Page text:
First, I have to state that hanging around here is dangerous to your preconceptions and illusions. Just saying… I swear, I’ve had more disturbing discoveries and thoughts about things that I had long-standing preconceptions about since coming here on a regular basis than you can swing a stick at.

    And, as an exhibit, I’d like to share the following with you all:

    Had occasion to talk to an old friend this afternoon, name of Marnie. Marnie is a grade-A character, outspoken and a bit of what my grandmother would have called “a pill”. She’s also a bit of a free thinker the way I am, and we can throw things at each other without having to worry about the other party calling the men with white jackets in.

    Marnie’s the girl who, at around the age of nine, greeted the news that she was going to have a little brother with this statement to her Mom and stepfather: “Great!! I was afraid you guys weren’t having sex…”.

    Marnie’s stepdad is a minister. Aaaawwwwkward…

    So, I brought up this discussion we’re having here. Hell, Marnie’s opinion couldn’t be anything other than entertaining, no?

    Couple of things: Marnie has a slightly older brother. They both went to the same school for college, starting a year or two apart, and to roll out Chekhov’s rugby team, one of the things you have to know is that Steve, Marnie’s brother, is inordinately proud of the fact that he managed his dying-on-the-vine rugby club to championship status, with good coaching, inspired play by himself, and… Well you get the idea. Al Bundy, kinda, but with some jsutification to actually think highly of himself. He really did preside over the club’s resurrection. Second of Mr. Chekhov’s guns: Marnie was one of the club groupies, in a “Hey, let’s help big brother out…” sort of way.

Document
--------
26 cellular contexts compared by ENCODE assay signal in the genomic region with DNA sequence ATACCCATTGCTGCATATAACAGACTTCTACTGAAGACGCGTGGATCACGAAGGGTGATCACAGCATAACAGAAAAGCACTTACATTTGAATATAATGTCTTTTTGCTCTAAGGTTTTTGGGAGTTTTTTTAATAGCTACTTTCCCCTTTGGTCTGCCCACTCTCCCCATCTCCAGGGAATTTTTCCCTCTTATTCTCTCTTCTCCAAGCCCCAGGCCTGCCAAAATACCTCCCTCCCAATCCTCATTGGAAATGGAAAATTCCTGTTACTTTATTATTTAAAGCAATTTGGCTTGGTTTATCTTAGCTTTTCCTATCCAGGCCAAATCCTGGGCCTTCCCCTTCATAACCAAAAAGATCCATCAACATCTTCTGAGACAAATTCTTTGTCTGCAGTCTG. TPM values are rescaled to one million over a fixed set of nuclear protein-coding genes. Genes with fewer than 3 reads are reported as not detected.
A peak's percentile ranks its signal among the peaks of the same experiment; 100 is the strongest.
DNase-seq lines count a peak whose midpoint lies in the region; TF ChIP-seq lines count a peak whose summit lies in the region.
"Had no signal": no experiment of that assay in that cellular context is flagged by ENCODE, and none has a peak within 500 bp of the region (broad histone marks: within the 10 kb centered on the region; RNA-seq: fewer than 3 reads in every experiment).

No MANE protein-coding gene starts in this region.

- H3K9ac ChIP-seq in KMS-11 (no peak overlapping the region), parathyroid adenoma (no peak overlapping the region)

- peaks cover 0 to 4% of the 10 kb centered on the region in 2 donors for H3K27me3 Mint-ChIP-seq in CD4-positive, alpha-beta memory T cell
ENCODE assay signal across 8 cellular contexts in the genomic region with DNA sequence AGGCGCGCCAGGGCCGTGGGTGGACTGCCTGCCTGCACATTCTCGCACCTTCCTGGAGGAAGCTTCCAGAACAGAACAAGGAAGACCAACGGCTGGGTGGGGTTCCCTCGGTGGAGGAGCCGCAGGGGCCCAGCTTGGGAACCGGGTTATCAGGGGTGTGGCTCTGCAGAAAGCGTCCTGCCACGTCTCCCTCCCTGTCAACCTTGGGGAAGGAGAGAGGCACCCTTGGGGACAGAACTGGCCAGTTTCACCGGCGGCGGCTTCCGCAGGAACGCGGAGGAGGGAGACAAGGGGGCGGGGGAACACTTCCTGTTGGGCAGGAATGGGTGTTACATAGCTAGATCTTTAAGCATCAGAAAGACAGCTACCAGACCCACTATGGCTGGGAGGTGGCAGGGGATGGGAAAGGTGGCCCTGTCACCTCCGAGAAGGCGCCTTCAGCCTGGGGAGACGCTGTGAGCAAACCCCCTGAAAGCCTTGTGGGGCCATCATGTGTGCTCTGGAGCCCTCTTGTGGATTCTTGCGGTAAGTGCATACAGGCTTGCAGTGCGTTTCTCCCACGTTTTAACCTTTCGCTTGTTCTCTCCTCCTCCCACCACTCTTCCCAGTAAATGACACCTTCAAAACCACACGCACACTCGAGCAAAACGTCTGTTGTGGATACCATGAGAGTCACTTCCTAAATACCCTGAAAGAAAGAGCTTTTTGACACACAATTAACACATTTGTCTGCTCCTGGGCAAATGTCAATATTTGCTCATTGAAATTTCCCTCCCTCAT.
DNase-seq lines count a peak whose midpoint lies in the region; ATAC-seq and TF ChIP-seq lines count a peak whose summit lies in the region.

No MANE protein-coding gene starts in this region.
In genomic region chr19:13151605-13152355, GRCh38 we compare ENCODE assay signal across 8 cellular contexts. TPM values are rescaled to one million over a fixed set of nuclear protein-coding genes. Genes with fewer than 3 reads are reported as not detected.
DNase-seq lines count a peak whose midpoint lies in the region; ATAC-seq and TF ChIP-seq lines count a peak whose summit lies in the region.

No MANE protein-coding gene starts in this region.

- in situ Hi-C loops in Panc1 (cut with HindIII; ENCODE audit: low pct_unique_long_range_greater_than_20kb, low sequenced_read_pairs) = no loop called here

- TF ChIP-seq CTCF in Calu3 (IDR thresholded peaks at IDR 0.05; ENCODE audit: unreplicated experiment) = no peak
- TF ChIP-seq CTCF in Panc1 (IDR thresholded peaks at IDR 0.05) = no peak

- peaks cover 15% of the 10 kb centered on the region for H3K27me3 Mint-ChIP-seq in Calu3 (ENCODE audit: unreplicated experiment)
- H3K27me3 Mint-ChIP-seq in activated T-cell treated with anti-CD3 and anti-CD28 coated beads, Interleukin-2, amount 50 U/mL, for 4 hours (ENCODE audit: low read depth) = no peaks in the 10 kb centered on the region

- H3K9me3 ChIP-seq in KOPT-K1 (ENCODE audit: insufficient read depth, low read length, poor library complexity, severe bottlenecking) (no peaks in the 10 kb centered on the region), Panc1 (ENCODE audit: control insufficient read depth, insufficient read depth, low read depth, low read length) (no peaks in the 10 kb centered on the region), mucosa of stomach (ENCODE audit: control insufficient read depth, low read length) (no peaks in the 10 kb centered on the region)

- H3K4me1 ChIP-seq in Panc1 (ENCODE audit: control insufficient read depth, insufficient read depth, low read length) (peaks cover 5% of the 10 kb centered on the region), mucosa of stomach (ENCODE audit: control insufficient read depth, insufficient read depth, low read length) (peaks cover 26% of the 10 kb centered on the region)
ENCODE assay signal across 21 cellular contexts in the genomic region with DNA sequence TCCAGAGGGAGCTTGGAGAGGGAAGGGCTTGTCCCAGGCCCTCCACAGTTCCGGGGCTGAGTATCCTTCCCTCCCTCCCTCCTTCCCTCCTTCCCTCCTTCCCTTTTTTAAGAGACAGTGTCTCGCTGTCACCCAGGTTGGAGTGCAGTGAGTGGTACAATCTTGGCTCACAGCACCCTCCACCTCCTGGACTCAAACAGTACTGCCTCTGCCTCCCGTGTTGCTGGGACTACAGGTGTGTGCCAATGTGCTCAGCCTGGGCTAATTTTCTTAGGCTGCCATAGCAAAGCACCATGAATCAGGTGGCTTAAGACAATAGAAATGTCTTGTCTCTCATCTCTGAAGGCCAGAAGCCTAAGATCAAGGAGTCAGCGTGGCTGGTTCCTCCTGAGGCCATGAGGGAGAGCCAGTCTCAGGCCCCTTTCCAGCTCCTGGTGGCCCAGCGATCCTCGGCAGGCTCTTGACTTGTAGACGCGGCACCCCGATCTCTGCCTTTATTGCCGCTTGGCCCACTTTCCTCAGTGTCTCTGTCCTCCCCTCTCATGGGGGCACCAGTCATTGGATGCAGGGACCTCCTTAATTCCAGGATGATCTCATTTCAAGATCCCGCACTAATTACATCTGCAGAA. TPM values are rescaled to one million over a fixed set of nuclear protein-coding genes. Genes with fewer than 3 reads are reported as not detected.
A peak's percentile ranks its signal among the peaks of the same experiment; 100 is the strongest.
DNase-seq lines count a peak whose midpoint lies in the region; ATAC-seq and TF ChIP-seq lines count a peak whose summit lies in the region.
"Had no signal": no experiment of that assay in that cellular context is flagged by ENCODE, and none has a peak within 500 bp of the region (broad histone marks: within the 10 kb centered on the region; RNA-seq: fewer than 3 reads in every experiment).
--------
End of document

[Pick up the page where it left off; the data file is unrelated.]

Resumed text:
That said, I lay out the points that I was bringing up earlier to get a sanity check with Marnie. She’s good at that, and we had some time to kill, and I’m not really good with inane small talk. So, I spread it out for her, and ask what she thinks.

    She says, and I quote “Yeah, I can see things working like that… [long thoughtful pause} Y’know… That’s basically how Wendy and I made Steve’s team the division champions…”.

    I should point out that Marnie is married to one of the guys who played on Steve’s team. Who joined it after this little plan was hatched. He apparently caught Marnie’s eye, you see.

    I’m looking at her like “Errr… Tell me more…?”

    “Oh, yeah… Steve was so bummed out about losing all the time, Wendy and I decided we had to do something… So we started introducing all the other really good players to our girlfriends, and got the girls to have them come over to Steve’s team…”.

    I should note that the word “Hot” would not be out of place describing either Wendy or Marnie. They have friends like that that I’ve met, too. Can you say “Pretty ladies…” and drool for me? Thought you could. That’s what their friends are like, even now that they’re most definitely edging into Stacy’s Mom territory.

    I’ve been threatened with death over this, should Steve ever find out, so names and details have been changed for my protection.

    Soooo… Upshot? I think we might want to entertain the idea that the ladies may have influence in these matters, as well. Hell, they might have been running the game, behind everyone’s back.

    Everybody loves a winner, after all.

  23. Mind boggling; Courtesy Steven Hayward, blogging at Powerline:

    The Australian Broadcasting Company has found a philosopher named Adam Swift who thinks …

    ‘One way philosophers might think about solving the social justice problem would be by simply abolishing the family. If the family is this source of unfairness in society then it looks plausible to think that if we abolished the family there would be a more level playing field.’